GREEK HOLOGRAM BILLIONAIRE TOLD TO PAY $58 M IN HARASSMENT CASE. The tycoon will pay what amounts to one of the largest sexual harassment awards in US history, the victim’s lawyer says. Hollywood assistant Mahim Khan said Alkiviades “Alki” David repeatedly groped her and on one occasion exposed her breasts.
December 3, 2019
Greek billionaire Alkiviades "Alki" David was ordered to pay $58 million in damages to a Hollywood assistant in one of the largest sexual harassment awards in US history, her attorney said Monday.
David, an heir to a Coca-Cola bottling fortune who has also battled recent lawsuits over his 3D hologram and online streaming businesses, was accused of routinely groping Mahim Khan.
The verdict was "a reminder to predators everywhere to not think they can get away with hurting others", Khan said in a statement.
Attorney Gloria Allred described it as one of the largest sexual harassment punitive damage awards in US legal history.
"In this 'Me Too' movement, women like Ms Khan are no longer willing to suffer in silence," she said.
Khan's lawyers presented evidence that, two to three times per week, David would grab her by the neck and simulate oral sex.
They also told jurors that David repeatedly groped Khan's private parts and on one occasion exposed her breasts.
David, who denies sexually harassing Khan, was not in court Monday.
Earlier in the trial, he was stripped of his ability to represent himself after a series of outbursts against Khan and her attorneys.
He issued a statement to US media on Monday in which he said the legal system is "broken" and "in a state of emergency" and accused the plaintiff and witnesses of lying.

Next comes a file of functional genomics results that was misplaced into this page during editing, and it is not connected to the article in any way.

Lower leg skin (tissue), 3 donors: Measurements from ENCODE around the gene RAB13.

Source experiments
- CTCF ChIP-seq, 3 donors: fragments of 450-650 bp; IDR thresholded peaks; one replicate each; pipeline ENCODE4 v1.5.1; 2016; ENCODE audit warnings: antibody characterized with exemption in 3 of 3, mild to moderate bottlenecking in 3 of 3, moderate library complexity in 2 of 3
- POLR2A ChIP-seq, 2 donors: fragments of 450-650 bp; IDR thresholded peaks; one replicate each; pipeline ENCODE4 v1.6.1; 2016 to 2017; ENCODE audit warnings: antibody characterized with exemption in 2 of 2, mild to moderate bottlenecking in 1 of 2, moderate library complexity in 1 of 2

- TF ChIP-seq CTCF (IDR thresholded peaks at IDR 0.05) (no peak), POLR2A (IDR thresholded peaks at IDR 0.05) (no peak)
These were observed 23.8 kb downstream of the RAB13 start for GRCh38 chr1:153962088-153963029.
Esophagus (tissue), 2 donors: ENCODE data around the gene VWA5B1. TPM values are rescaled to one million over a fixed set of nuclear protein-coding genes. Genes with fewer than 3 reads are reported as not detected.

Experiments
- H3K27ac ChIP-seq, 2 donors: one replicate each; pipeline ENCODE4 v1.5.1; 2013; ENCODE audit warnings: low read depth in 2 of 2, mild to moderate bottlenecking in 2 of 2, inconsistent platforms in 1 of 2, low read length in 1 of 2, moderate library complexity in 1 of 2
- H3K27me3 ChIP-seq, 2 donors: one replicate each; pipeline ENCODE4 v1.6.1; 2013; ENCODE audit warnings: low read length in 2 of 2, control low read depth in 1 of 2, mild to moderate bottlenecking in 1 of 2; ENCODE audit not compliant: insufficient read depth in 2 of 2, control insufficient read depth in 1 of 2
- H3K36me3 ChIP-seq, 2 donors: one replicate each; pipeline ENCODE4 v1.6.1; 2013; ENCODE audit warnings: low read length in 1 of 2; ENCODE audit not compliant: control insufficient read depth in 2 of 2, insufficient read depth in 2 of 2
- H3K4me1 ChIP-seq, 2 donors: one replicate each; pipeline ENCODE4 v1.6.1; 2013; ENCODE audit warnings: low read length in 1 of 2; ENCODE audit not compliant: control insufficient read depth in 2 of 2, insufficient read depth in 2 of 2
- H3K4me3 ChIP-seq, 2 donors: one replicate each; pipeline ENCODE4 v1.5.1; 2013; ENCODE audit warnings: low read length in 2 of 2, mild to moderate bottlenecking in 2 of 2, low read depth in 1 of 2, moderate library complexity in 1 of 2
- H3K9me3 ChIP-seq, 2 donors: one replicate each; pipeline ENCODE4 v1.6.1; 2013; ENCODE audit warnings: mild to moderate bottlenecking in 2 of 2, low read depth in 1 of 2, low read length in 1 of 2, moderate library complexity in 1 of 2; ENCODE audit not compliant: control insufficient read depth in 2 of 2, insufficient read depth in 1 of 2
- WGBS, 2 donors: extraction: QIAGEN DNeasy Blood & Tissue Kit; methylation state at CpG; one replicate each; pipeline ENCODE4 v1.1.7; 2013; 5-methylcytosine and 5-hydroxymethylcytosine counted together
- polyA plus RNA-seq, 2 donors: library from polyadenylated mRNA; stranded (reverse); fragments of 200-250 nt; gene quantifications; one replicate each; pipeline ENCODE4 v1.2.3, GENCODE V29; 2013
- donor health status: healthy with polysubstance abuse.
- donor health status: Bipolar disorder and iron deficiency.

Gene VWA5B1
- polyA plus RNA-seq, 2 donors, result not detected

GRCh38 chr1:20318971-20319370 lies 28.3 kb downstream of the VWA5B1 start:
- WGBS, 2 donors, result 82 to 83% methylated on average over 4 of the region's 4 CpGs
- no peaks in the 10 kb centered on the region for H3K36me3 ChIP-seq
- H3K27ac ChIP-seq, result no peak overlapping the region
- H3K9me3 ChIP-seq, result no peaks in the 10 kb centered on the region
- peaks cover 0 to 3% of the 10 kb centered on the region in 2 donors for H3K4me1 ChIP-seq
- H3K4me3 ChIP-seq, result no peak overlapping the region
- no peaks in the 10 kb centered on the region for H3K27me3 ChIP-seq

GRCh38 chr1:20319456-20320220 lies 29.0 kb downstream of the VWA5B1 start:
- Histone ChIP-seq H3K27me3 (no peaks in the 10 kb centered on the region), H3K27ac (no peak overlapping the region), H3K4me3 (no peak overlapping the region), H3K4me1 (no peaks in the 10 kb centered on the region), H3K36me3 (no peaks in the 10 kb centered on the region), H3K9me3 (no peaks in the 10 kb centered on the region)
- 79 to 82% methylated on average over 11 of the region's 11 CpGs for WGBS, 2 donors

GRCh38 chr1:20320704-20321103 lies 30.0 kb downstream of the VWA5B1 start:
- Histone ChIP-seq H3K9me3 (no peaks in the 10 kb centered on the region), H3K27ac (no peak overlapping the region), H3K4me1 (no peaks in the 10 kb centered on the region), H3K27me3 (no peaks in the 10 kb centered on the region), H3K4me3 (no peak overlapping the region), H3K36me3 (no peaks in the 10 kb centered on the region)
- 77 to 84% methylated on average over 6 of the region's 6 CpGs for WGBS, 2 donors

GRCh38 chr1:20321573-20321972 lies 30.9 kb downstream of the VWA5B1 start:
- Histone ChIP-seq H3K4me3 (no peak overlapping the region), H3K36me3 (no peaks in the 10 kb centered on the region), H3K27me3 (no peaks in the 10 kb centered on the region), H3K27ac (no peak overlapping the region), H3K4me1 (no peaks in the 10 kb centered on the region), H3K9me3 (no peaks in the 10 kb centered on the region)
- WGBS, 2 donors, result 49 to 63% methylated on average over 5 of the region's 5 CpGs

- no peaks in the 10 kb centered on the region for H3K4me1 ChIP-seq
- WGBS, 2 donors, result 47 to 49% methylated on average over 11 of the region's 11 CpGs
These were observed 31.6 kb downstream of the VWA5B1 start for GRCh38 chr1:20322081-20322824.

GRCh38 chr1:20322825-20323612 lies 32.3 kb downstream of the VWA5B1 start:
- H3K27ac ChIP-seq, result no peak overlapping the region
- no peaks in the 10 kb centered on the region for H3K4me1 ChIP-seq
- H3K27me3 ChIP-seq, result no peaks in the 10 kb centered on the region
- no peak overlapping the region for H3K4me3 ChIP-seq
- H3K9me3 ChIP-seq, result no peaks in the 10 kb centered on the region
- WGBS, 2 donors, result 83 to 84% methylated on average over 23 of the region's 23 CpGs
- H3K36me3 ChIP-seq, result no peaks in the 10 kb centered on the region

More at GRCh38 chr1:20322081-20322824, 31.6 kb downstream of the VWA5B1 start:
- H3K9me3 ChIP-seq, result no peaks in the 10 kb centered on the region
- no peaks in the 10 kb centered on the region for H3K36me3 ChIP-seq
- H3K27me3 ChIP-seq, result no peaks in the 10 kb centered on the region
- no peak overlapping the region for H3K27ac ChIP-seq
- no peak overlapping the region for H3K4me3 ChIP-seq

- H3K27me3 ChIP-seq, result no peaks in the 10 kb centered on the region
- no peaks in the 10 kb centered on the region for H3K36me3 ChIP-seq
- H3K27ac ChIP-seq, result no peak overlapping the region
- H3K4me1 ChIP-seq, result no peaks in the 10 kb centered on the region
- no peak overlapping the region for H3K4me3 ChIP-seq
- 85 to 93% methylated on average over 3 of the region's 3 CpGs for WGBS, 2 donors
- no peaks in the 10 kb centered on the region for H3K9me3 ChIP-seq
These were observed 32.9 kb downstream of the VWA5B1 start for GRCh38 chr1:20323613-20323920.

David, 51, who was born in Nigeria and educated at a British boarding school, has also faced a number of harassment cases in recent years.
Monday's ruling follows separate payouts this year to two other women totalling over $14 million in sexual harassment cases against David, as well as a third case ending in a mistrial.
David has also been sued by major US television networks and battled a rival hologram firm over the technology used to project deceased rapper Tupac Shakur on stage during the Coachella festival in 2012.
In a 2017 interview with the Los Angeles Times, David said he deliberately cultivated a "villainous image" for himself to boost his brand and profile.
At a hearing last week, David was ordered to pay Khan more than $8 million.
A Los Angeles Superior Court jury deliberated for around an hour before awarding Khan the maximum requested $50 million punitive damages on Monday, bringing the total owed to more than $58 million.
David is worth an estimated $2.6 billion.
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